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Architecture design could breathe new life into disaster zones

A new high-tech construction solution aims to provide much-needed emergency shelter in disaster-hit areas, while paving the way for a new approach to Australia’s cities and urban areas.

Breatheblocks is the brainchild of second-year architecture student Chisomo Banzi, with the assistance of fellow student Nelson Michaels. 

The pair teamed up to work on the Breatheblocks concept, which grew from one of Mr Banzi’s projects in his final assessment.

They describe Breatheblocks as a system of self-assembling structural drones.
“They work collaboratively to form a wide range of architectural spaces . . . a little like flying lego bricks”, Mr Banzi said. 

The blocks can be used to construct anything from relief shelter in disaster-prone or ultra-remote areas to portable life-saving ICUs and high-tech labs, and even structures for daily use.

The hard plastic frame of each Breatheblock is made from 100 per cent recycled polyethylene, with internal electronics comprised of standardised drone parts to minimise cost.

Each Breatheblock uses an “iris” mechanism to enclose the structure and provide a skin for the structure formed when the blocks are combined.

The blocks are solar-powered and also generate a small amount of electricity, enough to lessen the structure’s carbon footprint.

“A hallmark of good design is that form should follow function. Yet currently, we adapt our activities to conform to fixed spaces. Breatheblocks is about reinterpreting that old adage to give back a greater degree of design power to the user.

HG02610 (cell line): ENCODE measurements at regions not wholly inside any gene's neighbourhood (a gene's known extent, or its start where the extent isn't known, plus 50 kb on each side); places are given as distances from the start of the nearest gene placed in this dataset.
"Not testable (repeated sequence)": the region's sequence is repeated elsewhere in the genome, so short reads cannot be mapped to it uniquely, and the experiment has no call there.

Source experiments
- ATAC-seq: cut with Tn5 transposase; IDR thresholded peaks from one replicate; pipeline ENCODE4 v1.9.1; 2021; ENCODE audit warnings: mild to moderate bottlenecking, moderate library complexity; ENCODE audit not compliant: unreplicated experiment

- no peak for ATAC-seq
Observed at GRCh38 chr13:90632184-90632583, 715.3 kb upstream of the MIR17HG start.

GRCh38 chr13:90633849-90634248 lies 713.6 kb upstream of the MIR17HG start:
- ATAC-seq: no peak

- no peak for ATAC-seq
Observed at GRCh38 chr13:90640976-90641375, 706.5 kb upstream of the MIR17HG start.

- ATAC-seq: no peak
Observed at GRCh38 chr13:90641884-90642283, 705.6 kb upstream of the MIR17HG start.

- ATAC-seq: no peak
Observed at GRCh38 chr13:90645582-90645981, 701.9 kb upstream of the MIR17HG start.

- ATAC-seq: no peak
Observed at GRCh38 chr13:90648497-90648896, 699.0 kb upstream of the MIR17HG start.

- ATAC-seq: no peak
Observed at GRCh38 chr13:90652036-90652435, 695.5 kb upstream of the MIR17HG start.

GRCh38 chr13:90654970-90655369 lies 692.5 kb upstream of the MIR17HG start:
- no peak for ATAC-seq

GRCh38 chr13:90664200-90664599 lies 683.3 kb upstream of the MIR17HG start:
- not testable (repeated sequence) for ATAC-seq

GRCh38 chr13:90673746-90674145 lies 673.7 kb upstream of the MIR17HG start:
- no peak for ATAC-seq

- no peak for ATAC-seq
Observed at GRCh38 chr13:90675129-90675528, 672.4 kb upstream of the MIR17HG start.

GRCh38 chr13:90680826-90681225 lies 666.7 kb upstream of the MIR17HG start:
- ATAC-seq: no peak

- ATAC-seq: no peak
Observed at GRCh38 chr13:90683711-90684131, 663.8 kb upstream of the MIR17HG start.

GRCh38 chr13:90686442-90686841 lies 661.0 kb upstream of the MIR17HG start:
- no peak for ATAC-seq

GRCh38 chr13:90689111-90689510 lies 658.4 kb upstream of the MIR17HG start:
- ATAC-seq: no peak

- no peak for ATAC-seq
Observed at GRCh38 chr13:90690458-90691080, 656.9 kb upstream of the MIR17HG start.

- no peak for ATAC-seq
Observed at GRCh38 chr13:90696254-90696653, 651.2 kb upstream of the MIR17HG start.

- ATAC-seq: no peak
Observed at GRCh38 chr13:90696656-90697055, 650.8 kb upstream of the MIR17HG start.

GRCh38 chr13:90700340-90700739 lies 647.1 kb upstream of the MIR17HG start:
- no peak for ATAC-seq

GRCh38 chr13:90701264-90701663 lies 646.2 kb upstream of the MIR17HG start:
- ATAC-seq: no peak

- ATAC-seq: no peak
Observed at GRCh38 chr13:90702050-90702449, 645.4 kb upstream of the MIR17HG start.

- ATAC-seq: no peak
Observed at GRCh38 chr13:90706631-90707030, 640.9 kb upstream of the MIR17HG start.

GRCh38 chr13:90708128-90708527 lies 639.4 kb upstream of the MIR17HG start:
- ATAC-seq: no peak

'Imagine if our buildings could not only adapt to our rapidly changing needs in real-time, but also the ever-changing external environment at large,” Mr Banzi said.

He added that one of the overarching objectives of Breatheblocks was to help society re-evaluate its relationship with the built environment.

“We almost don’t have the choice to keep on going the same way we have been. In a world where millions are displaced due to climate or weather-related events, and at the same time, urbanisation and rapid population growth are making cities harder places to live in many ways for average and low economic groups . . . it’s no longer enough to think of cities as no more than rigid collections of buildings.

Breatheblocks is about prodding that mindset shift . . . of seeing our cities, instead, as dynamic systems of complex socio-cultural, economic and environmental processes. Self-assembly is a good tool to explore this.”

Mr Banzi and Mr Michaels are confident Breatheblocks can be part of the solution for Pacific Island settlements at risk from rising sea levels, caused by climate change.

“Easily flexible and adaptable systems like Breatheblocks allow for a new way to reconsider how villages and cities and communities can live without compromising their quality of life,” Mr Banzi said.

They hope to establish relationships with multinational NGOs to provide them with the networks to eventually distribute Breatheblocks into the South Pacific and other areas that need them.

Mr Michaels said another benefit of Breatheblocks was the energy saved through their ease of assembly.

“A key benefit which is often overlooked is the assembly, so when you’re building a house or a structure, you tend to not think about the energy that’s used to build that, and the machinery that’s also used, like the pouring of the concrete, the physical labour and all that kind of thing, pretty much all of that is mitigated through the self-assembly as well, especially for larger structures.”

The pair has worked with Bond’s Transformer entrepreneurship program. Earlier this year Breatheblocks placed second in the Bond finals of the World’s Challenge Challenge, organised by Transformer.

They hope to have a small working prototype of Breatheblocks built sometime within the next few months, and long-term hope to have Breatheblocks’ base of operations in the Gold Coast.


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